There's another side to this story. According to an article in Fortune
http://features.blogs.fortune.cnn.com/2012/06/27/fast-and-furious-truth/
The ATF agents tried to intercept the guns, but they were stymied by prosecutors who wouldn't let them make arrests of confiscate the guns.

Jul. 02 2012 05:08 PM
Jack Jackson from Central New Jersey

@gary -
The evidence you cite makes it clear that 'gunwalking' is serious business and our government shouldn't be taking part in it. It was a mistake under Clinton. A bigger mistake under Bush. And most fouled-up in its execution under Obama.

But none of this adds up to a real threat to our democracy. ATF may have been making work for itself but nothing I've heard convinces me of any real threat to the Constitution.

A lot of reaching going on here...

Jul. 02 2012 03:56 PM
gary from queens

NEED MORE EVIDENCE?

Take, for example, the report by CBS Correspondent Sheryl Atkisson on December 7, 2011, located here:
http://www.cbsnews.com/8301-31727_162-57338546-10391695/documents-atf-used-fast-and-furious-to-make-the-case-for-gun-regulations/

EXCERPT 1:
[...] emails show they discussed using the sales, including sales encouraged by ATF, to justify a new gun regulation called "Demand Letter 3". That would require some U.S. gun shops to report the sale of multiple rifles or "long guns." Demand Letter 3 was so named because it would be the third ATF program demanding gun dealers report tracing information.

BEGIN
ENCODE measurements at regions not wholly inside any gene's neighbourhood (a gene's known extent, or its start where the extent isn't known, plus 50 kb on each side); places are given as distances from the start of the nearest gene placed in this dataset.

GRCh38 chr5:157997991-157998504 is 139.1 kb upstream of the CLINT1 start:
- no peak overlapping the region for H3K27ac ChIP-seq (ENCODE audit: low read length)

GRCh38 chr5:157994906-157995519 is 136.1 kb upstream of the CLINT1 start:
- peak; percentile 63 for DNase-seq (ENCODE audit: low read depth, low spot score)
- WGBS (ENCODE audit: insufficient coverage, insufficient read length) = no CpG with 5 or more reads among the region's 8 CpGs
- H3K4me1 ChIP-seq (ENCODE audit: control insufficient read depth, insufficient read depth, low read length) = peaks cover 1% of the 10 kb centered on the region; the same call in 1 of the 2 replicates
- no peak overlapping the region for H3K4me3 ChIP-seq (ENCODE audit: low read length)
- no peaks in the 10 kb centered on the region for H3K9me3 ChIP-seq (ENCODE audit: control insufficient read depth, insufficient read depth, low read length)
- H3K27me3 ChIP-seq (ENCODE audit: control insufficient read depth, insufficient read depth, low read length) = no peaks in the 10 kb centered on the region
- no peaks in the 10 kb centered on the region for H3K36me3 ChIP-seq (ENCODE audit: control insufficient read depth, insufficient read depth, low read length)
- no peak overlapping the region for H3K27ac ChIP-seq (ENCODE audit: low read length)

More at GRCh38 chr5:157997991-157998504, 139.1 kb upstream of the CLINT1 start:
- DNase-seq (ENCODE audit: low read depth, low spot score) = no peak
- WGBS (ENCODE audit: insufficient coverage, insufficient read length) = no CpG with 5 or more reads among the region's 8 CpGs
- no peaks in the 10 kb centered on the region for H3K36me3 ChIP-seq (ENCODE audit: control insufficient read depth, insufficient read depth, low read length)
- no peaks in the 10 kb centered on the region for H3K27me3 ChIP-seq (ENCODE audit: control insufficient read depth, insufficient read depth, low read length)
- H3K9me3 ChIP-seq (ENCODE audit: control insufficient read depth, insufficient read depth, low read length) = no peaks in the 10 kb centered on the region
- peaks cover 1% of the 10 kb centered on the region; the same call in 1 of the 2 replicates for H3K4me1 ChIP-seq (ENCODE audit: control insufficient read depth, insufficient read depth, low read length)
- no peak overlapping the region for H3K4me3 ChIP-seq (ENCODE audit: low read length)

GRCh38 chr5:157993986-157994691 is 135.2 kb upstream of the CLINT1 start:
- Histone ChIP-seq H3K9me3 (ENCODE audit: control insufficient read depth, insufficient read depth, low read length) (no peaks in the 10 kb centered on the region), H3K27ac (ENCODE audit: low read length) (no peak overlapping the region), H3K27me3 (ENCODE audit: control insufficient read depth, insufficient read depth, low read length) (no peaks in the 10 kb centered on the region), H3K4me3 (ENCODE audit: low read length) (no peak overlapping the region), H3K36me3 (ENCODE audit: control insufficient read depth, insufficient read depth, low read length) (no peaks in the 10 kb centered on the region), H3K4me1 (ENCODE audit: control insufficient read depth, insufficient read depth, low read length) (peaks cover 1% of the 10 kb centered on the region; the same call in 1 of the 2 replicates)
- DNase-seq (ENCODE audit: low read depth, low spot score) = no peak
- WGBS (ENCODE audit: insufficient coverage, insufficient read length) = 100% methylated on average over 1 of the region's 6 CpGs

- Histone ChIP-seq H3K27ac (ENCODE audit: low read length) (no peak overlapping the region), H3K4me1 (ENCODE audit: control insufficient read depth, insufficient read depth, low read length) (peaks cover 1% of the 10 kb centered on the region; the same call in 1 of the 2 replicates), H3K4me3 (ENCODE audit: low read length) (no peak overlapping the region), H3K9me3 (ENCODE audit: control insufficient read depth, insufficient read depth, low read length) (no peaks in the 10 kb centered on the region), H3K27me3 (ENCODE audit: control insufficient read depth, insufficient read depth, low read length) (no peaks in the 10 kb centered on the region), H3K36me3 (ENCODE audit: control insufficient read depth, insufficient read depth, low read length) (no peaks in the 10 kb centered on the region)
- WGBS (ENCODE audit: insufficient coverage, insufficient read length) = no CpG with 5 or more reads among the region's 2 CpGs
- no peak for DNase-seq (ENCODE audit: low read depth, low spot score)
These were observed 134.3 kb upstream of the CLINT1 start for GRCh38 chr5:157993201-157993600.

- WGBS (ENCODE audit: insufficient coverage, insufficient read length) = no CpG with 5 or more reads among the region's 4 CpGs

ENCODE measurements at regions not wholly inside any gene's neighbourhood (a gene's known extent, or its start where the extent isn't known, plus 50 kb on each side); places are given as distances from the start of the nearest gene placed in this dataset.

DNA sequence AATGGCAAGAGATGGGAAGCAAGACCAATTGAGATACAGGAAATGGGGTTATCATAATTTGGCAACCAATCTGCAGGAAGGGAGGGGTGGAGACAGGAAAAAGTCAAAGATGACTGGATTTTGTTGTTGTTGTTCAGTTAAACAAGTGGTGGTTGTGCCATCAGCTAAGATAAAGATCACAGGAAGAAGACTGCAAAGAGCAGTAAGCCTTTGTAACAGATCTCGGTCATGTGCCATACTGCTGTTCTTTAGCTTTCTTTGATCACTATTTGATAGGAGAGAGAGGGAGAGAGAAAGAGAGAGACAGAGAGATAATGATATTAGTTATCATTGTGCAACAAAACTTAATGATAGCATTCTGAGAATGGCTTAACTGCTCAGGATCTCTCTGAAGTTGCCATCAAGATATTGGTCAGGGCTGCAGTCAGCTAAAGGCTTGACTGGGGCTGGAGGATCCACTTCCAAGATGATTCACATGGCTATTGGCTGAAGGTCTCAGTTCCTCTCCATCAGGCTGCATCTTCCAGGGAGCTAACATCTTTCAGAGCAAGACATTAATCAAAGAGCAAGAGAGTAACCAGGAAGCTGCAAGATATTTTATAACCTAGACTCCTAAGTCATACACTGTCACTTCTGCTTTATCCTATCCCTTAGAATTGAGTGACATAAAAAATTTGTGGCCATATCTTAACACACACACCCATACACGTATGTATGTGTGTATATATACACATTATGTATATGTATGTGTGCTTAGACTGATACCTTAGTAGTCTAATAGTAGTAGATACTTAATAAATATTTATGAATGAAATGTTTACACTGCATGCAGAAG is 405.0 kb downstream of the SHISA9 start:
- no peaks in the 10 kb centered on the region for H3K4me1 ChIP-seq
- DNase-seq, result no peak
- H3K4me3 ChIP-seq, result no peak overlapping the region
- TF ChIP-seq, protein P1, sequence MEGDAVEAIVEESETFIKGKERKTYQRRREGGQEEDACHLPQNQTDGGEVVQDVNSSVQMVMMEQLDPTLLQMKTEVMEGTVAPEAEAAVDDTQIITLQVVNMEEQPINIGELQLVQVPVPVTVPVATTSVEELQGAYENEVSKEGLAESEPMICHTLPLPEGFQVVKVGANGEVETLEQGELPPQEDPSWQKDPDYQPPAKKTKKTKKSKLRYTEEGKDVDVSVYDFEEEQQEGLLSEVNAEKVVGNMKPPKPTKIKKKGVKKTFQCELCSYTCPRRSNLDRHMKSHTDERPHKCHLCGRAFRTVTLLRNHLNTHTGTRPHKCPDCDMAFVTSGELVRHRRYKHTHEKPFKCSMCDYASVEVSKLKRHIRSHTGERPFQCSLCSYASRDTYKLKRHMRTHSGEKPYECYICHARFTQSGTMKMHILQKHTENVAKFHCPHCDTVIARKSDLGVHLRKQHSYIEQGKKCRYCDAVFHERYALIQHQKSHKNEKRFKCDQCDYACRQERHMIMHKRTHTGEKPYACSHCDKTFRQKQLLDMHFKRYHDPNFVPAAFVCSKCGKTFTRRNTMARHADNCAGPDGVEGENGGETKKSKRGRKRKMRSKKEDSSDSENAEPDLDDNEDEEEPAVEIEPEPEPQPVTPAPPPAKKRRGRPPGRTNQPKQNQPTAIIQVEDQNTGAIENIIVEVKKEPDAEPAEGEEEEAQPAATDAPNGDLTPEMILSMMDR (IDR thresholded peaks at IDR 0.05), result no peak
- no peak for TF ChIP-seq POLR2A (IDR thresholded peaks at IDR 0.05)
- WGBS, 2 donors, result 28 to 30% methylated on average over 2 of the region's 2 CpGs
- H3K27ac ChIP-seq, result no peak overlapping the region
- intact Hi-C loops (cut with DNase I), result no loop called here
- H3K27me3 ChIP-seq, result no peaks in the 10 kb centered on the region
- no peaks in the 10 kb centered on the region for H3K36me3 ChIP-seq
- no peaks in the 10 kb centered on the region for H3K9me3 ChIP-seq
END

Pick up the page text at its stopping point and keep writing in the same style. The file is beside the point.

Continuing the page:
EXCERPT 2:
This revelation angers gun rights advocates. Larry Keane, a spokesman for National Shooting Sports Foundation, a gun industry trade group, calls the discussion of Fast and Furious to argue for Demand Letter 3 "disappointing and ironic." Keane says it's "deeply troubling" if sales made by gun dealers "voluntarily cooperating with ATF's flawed 'Operation Fast & Furious' were going to be used by some individuals within ATF to justify imposing a multiple sales reporting requirement for rifles."

In April, 2010 a licensed gun dealer cooperating with ATF was increasingly concerned about selling so many guns. "We just want to make sure we are cooperating with ATF and that we are not viewed as selling to the bad guys," writes the gun dealer to ATF Phoenix officials, "(W)e were hoping to put together something like a letter of understanding to alleviate concerns of some type of recourse against us down the road for selling these items."

ATF's group supervisor on Fast and Furious David Voth assures the gun dealer there's nothing to worry about. "We (ATF) are continually monitoring these suspects using a variety of investigative techniques which I cannot go into detail."

Two months later, the same gun dealer grew more agitated.